A Rum matter.
Rum Figures nowhere on an itinerant shopper's must-buy list and this upsets me no end. Most of us seem to believe that rum is the tipple of the underclass, so we go to extreme lengths to secure a bottle of The Macallan or a Louis Roderer Cristal, but if we invest that effort into the hunt for the right rum, we could land with a Pyrat XO Reserve from the British Caribbean island of Anguilla or Guatemala's Ron Zacapa Centenario 23 Year Old. Or, if lucky, we may even locate a rare bottle of Pusser's Navy Rum Trafalgar Bicentenary--just 32,000 bottles of this luxury rum have been produced, and you'd want to own it for the bottle alone, which commemorates Lord Nelson's naval victory.
To get the lowdown on the rums one must buy while travelling, I went to TaxFreeTravel.com, where Joel Bates, the website's rum expert, has some great suggestions. Of course, there's no better place to buy rum than the Caribbean. In Jamaica, the Appleton VX is a good starting point, but the best is the 21 Year Old, which is had on the rocks to savour the flavour of coffee and spices. But Appleton's maker, Wray & Nephew, also makes the popular White Overproof rum, which packs horse power into its kick--let the locals handle it! Look out for the Rum, Roast and Royals stores for their tempting stocks, but if you aren't flying to Jamaica, you may lay your hands on a prized catch in Miami.
Rum aficionados leave Bacardi for overgrown teens and, as Bates suggests, go for the "excellent" Rhum Barbancourt made in Haiti, as well as El Dorado 15 Year Old (from Guyana) and Mount Gay Extra Old (from Barbados). Away from the Caribbean, the first choice of the rum expert is Pyrat Cask 23, a blend of Caribbean rums aged up to 40 years from the makers of Patron tequila.
Some time back, Le Clos wine and spirit shops at Dubai's Terminal 3 was selling the Havana Club Maximo priced at US$ 1,806 for a 700 ml bottle. It may not be your idea of a celebration, but the much cheaper Havana Club 7 Year Old is just what you'd like in your mojito. And which is the most widely drunk rum in that part of the world? Bates says it's Brugal, a product of the Dominican Republic. And the next time you're in Spain, look for Brugal A-ejo Reserva or the Extra Viejo Reserva, which you'd find in most liquor stores. That's a lot of rum to be drunk in one lifetime!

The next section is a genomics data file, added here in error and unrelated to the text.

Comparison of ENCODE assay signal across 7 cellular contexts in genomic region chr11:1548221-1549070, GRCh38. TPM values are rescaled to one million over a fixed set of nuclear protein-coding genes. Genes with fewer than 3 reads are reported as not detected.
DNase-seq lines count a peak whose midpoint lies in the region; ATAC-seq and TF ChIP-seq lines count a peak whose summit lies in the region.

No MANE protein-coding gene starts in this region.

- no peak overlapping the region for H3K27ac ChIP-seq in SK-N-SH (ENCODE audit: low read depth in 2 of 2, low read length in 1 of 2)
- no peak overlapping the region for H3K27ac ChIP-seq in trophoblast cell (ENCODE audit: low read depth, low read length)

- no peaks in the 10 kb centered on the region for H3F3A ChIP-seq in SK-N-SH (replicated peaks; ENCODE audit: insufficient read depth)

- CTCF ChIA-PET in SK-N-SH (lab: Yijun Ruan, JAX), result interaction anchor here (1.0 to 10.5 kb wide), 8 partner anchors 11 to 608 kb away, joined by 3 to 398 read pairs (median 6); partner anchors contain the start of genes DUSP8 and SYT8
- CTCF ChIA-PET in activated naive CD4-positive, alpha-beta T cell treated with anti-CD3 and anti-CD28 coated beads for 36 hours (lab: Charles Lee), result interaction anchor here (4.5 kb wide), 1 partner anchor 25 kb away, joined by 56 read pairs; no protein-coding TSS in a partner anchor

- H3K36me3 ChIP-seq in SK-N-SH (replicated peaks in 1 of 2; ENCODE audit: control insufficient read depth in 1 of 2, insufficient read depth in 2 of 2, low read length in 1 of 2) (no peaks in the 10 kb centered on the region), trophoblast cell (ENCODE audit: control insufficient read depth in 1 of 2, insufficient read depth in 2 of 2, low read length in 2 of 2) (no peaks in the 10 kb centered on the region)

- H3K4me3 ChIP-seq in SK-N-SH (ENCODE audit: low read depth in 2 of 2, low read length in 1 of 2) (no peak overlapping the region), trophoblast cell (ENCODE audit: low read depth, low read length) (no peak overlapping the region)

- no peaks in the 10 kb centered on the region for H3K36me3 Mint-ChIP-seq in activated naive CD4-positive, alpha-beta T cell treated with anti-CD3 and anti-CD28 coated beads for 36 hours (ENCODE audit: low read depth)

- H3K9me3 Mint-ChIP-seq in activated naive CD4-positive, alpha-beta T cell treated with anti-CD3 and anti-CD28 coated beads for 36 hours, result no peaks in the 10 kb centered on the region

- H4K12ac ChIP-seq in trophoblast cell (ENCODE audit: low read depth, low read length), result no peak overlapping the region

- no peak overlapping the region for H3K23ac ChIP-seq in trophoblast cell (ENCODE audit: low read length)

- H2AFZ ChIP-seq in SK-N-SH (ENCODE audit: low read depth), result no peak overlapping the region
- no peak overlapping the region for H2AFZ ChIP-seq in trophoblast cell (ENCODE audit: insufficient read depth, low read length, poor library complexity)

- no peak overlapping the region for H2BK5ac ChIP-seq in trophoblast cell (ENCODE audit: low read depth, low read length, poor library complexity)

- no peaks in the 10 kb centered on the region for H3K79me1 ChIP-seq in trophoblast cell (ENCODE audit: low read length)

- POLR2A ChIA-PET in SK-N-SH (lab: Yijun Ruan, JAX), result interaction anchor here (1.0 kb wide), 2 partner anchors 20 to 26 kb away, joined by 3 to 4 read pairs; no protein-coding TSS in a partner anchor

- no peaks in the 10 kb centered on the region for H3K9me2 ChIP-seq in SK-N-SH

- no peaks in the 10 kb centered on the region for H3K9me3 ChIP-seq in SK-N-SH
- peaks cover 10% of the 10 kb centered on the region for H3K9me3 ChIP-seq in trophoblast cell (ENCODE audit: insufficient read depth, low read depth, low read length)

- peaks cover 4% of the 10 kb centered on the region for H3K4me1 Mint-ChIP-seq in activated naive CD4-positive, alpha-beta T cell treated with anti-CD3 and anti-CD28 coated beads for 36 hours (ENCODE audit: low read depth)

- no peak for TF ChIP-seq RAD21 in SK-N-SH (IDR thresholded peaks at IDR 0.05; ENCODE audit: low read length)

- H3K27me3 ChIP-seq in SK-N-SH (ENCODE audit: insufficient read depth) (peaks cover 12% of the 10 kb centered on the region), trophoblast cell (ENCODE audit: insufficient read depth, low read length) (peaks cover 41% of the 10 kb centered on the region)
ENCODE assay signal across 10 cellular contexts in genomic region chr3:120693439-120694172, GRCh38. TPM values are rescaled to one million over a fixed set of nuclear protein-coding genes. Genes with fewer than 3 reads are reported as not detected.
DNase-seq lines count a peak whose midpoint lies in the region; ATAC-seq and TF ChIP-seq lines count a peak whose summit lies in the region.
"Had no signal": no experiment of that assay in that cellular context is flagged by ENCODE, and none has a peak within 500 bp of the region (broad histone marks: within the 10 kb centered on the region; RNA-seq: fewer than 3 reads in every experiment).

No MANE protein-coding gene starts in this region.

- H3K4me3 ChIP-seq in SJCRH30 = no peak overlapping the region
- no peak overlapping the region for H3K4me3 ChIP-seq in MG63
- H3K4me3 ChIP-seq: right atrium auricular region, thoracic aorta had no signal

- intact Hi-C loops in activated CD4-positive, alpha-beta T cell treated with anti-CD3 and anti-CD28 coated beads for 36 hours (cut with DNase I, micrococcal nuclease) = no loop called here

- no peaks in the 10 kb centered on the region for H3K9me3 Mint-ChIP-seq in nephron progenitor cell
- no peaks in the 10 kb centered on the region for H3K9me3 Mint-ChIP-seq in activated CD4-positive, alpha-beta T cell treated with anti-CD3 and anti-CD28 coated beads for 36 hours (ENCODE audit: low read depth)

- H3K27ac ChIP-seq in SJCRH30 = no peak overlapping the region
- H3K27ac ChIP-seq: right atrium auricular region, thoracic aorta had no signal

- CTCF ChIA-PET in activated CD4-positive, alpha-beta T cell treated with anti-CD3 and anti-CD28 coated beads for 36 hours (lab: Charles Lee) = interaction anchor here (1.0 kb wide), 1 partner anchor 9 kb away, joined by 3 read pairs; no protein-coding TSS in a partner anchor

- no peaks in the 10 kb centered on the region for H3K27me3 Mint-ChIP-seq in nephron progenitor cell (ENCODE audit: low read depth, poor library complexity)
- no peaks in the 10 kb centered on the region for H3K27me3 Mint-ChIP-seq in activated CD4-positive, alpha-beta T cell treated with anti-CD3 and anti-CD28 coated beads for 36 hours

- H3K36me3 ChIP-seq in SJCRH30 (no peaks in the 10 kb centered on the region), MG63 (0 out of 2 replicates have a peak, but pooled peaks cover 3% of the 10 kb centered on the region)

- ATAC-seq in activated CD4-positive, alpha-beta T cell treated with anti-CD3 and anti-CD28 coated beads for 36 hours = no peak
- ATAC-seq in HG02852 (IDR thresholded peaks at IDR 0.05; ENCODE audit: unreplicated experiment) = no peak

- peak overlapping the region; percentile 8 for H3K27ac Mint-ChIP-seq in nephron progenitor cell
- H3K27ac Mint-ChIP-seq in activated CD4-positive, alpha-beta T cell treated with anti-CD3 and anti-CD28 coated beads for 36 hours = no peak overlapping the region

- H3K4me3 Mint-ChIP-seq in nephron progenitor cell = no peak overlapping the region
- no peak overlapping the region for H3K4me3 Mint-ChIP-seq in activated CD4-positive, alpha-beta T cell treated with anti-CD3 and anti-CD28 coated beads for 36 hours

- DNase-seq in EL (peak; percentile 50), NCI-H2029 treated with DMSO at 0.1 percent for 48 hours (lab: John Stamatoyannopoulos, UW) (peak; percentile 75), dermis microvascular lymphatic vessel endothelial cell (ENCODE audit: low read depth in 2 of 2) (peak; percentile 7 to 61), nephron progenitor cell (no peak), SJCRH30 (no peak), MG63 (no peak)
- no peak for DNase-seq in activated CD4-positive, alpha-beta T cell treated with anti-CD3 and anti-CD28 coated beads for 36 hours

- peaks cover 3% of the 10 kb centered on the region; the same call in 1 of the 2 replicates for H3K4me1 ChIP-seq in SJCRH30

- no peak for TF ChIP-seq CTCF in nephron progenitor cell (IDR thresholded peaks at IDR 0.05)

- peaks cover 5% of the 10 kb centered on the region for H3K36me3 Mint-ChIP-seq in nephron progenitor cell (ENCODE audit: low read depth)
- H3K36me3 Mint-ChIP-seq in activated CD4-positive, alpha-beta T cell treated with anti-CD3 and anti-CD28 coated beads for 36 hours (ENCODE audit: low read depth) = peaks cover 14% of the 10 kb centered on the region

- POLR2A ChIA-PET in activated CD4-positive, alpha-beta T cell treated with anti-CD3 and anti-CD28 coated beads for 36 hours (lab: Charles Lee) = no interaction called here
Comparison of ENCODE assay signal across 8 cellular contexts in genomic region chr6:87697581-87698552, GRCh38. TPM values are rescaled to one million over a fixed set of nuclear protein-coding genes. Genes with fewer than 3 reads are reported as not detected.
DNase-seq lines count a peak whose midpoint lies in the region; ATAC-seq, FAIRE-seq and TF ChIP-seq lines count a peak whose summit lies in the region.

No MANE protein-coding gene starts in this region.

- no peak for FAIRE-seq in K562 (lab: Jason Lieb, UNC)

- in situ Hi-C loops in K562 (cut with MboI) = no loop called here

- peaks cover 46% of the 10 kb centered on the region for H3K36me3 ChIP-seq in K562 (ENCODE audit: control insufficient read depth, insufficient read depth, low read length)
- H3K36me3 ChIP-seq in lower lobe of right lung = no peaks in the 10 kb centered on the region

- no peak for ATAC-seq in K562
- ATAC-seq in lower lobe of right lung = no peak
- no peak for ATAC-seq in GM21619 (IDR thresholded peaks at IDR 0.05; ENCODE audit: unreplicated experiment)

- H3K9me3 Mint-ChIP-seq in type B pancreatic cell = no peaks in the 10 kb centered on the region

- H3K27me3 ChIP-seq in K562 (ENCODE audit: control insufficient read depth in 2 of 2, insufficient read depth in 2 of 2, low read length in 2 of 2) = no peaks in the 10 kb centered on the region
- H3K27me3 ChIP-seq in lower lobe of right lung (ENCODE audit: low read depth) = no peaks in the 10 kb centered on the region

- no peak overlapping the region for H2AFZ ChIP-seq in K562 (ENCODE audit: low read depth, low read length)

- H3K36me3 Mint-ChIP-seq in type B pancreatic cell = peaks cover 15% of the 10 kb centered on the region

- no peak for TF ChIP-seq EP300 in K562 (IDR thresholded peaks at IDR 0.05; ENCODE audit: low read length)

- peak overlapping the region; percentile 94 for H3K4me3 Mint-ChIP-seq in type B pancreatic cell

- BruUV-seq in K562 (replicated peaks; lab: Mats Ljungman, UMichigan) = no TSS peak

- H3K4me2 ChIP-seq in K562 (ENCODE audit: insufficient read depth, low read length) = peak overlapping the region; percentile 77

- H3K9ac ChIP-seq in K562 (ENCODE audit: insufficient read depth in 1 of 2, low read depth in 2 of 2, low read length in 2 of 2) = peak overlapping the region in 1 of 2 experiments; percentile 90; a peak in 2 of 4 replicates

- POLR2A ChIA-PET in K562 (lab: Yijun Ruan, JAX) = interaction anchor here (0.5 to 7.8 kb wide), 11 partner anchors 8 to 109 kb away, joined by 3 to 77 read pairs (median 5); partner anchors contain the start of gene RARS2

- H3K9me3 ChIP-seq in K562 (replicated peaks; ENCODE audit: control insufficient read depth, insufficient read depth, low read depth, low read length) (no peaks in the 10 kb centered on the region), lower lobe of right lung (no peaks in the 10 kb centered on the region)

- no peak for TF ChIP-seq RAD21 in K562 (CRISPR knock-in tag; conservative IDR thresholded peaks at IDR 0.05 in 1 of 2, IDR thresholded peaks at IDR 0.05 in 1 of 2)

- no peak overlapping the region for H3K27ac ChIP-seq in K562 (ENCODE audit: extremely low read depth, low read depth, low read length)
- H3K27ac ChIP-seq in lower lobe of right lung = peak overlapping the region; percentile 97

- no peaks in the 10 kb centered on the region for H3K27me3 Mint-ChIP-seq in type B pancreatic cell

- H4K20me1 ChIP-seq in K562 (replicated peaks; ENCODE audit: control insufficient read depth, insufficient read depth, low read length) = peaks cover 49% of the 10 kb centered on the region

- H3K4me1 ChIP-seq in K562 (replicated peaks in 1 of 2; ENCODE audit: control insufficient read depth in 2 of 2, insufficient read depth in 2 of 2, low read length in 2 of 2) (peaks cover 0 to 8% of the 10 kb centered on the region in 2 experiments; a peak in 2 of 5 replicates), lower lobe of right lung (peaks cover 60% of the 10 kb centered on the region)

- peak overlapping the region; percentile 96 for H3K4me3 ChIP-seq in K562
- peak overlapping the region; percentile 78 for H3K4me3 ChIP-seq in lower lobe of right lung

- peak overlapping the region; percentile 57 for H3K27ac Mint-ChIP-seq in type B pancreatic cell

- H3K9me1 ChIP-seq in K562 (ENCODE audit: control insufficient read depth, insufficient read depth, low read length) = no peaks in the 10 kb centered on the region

The spirit of 1824 The Macallan's 1824 Collection has been getting rave reviews ever since it was launched in 2009 to commemorate the year when the 'Rolls Royce of whiskies' was first bottled at its Speyside distillery. This quartet of whiskies, which are sweeter (and richer) than a lot of single malts is all set to arrive in a fancier avatar in duty-free outlets. Macallan's makers have announced a limited edition of 1824 bottles in hand-blown crystal decanters for travel retail, and there's a great sense of anticipation. The Moodie Report says that the single malt whisky, that has been bottled at 49.5% alcohol by volume, has "hints of sultana, raisin and chocolate orange". It has been aged in hand-crafted Oloroso sherry casks. Wonder what it'll be priced at! Tip of the month If transiting through Singapore, be careful about the booze you buy from IGIA. Changi Airport rules lay down clearly that passengers will be allowed to bring "liquid, aerosol and gel items in containers larger than 100ml on board if these are placed in sealed tamper-evident bags with the receipt clearly displayed in the sealed bag." This leaves you with two options: buy booze and get it packed as laid down by the law, or pick it up on board your flight. Frequent travellers are doing the second as they can't be bothered to keep track of the ever-changing rules. Churchill's favourite Hankey Bannister was apparently the favourite of Winston Churchill and Evelyn Waugh. The name tickled my interest when I surfed the Qatar Duty Free website and discovered that you'll get a litre of Hankey Bannister free if you buy two bottles. Flitting from one website to another, I found out that the blended Scotch whisky owes its name to its two founders who established their company in 1757, and it has won loads of awards, its 40 Year Old being the best. I doubt whether you'll get a deal on the 40 Year Old, but it may be worth checking out. AU$ 2,200 OR Rs. 118,809, is the price at which a magnum of Penfolds Bin 620 Coonawarra Cabernet Shiraz 2008, Australia's most expensive wine, at the Sydney Duty Free. A Bin 620 is rare--this one was released last Nov, 45 years after it was last launched in 1966. A wine must be spectacular to qualify for a Bin 620 label.
Sourish Bhattacharyya is the Executive Editor of Mail Today and writes on food and drink. Mail your questions for him to email@example.com
Reproduced From India Today Travel Plus. Copyright June 2012. LMIL. All rights reserved.
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